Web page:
Nov 192013
 

A young girl with long, dark hair writes a letter using pen and paper.

Today an interviewer asked me to share something I, as a sex educator, wish I had known when I was in high school or undergrad.  Once I started writing I couldn’t stop, so I’m sure I gave her much more than she can include in her article.  I thought I might like to share the whole list with you, and I hope you will consider sharing your own list in response!

If I could write a letter to my young adult self, I would include things like this:

– There is no such thing as “wasting” your sexuality or “losing” a part of your sexual self or your identity as a sexual person. Life includes an ongoing process of claiming, reclaiming, exploring, learning, growing, and processing all aspects of our sexualities. Experiences, events, and people can impact that process but they can’t take it away from you.

– Everyone has a right to pleasure and joy, as well as the responsibility to pursue it in ways that don’t inflict negativity on others. And that means that we each have the right to expect others not to hurt us as part of their own pursuits.

– There are a lot of rules and stereotypes about gender out there, but just because they are popular doesn’t make them true. And it also doesn’t make them true just because there are some examples out there that seem to support those rules and stereotypes. We can each define gender for ourselves, and should respect others’ definitions of how they wish to live their own genders.

– It feels easy and natural to say “girls are like this” or “boys should be like that.” It’s so important to resist those kinds of beliefs, as they hurt and limit all genders.

– One of the most powerful and controversial acts of protest we can engage in is simply to be happy with ourselves just the way we are, and to support each other in that effort.

– Virginity can’t be lost because it doesn’t even exist. Try thinking of it all as a natural, normal process of human sexual development that includes many different experiences with ourselves and with partners over time.

– Good sex takes practice, both alone and with others.

– Don’t expect your partner to read your mind and magically provide the kind of pleasure you want. And also, don’t suffer silently if it isn’t working for you! Seek out partners who want to support you in feeling good (and who you want to support that way) and make it an enjoyable team effort with lots of communication.

– If anyone involved is not ready or able to openly and honestly discuss their needs, joys, and limits around sex then you’re not ready for each other yet. And, by the way, this is a conversation that can continue throughout your time together!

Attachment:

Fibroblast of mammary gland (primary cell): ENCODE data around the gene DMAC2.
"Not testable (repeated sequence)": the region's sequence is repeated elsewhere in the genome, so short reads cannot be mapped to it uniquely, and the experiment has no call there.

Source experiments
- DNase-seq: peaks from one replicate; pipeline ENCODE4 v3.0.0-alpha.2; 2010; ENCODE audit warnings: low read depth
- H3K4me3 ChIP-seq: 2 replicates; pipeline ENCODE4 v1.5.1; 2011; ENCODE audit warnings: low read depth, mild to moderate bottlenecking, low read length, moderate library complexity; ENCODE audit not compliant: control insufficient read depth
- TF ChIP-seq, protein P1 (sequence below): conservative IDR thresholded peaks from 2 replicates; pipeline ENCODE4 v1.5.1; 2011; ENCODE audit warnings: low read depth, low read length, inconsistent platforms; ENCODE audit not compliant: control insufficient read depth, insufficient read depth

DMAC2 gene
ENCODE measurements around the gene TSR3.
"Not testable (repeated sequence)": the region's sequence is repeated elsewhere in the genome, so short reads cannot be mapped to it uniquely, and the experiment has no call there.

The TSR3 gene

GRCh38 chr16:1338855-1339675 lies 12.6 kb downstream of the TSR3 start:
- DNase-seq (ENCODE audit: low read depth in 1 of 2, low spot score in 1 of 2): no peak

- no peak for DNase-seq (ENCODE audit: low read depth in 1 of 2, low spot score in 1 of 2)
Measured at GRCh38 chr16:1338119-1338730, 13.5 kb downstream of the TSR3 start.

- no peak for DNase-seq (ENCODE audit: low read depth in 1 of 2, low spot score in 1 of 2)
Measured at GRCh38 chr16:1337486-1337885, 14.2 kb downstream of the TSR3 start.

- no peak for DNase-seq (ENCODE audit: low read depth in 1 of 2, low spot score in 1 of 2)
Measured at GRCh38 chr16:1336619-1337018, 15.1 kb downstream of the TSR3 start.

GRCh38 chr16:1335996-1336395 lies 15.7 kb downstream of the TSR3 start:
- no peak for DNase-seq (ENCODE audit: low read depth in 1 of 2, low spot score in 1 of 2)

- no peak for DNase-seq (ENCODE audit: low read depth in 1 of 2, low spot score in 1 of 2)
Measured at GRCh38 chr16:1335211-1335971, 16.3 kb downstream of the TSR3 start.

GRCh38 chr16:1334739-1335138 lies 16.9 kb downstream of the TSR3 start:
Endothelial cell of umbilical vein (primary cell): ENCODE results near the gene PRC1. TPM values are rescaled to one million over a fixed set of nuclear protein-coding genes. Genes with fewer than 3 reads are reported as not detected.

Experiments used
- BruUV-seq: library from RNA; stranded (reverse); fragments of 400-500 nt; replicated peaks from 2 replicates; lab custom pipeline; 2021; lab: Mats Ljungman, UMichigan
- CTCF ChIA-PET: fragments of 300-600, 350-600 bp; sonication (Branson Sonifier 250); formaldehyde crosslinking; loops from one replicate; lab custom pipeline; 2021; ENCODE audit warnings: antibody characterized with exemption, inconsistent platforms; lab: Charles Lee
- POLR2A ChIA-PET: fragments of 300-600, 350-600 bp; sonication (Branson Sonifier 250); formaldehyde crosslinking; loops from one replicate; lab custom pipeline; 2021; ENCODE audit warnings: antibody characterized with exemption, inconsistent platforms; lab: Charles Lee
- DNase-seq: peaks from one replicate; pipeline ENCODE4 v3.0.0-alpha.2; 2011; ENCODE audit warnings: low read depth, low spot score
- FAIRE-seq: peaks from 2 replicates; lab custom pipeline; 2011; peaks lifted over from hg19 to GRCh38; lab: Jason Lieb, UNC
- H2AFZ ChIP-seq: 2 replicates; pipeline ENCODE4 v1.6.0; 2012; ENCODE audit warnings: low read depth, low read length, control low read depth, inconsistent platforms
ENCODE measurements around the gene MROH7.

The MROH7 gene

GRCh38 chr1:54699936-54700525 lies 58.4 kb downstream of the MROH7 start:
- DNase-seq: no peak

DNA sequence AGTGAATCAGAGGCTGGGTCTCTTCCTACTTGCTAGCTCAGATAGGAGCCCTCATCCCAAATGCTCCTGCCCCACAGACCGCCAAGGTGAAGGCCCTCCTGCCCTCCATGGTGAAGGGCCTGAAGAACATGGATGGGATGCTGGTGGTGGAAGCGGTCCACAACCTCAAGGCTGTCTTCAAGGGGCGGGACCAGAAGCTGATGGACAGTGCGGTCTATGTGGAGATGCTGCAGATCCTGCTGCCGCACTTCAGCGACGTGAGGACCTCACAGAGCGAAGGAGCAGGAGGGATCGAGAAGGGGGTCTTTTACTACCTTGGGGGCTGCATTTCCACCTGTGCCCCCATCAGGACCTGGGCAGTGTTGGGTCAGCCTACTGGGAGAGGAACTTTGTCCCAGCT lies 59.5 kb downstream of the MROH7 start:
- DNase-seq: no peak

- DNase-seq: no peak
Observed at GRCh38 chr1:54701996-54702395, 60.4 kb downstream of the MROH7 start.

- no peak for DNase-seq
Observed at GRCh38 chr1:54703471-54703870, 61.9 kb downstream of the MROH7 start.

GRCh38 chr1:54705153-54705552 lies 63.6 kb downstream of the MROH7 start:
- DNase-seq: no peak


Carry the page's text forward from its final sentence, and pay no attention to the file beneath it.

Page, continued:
– Very few people will be a good fit for a longterm relationship with you, and that’s ok. Enjoy yourselves and grow during the time you have together, then part ways as positively as possible when the natural end of the relationship happens. Try to leave each other better than you found each other, if at all possible. Don’t cling to a relationship that met its natural end already.

– Don’t worry about what culture tells you is sexy and attractive. People have very diverse tastes and you’ll meet plenty of people who lust you just the way you are! You weren’t put on this earth to conform, anyway.

Dr. Ruthie

PS. I thought about adding something about queerness, but I don’t think I was ready to hear what I needed most back then.  And that’s ok!

  3 Responses to “A little note to my younger self about sex and relationships”

  1. Beautifully stated! Sexual exploration, in addition to personal growth is a lifelong commitment.

  2. If someone says you need black or white when it comes to sex then pick the topic, any topic, within that topic there is a bell curve. Some people are going to fall at some point of that bell curve. There may be more people at different points along the x axis but you’re not alone. If you find yourself completely alone then you may have just changed topics.

  3. “There is no such thing as “wasting” your sexuality or “losing” a part of your sexual self or your identity as a sexual person. Life includes an ongoing process of claiming, reclaiming, exploring, learning, growing, and processing all aspects of our sexualities. Experiences, events, and people can impact that process but they can’t take it away from you.”

    YES! Yes, yes, yes! I wish I had understood that exploring and changing doesn’t mean losing something, and doesn’t mean that the part that came before that wasn’t *real*. Thank you so much for articulating that perfectly–it really resonated.

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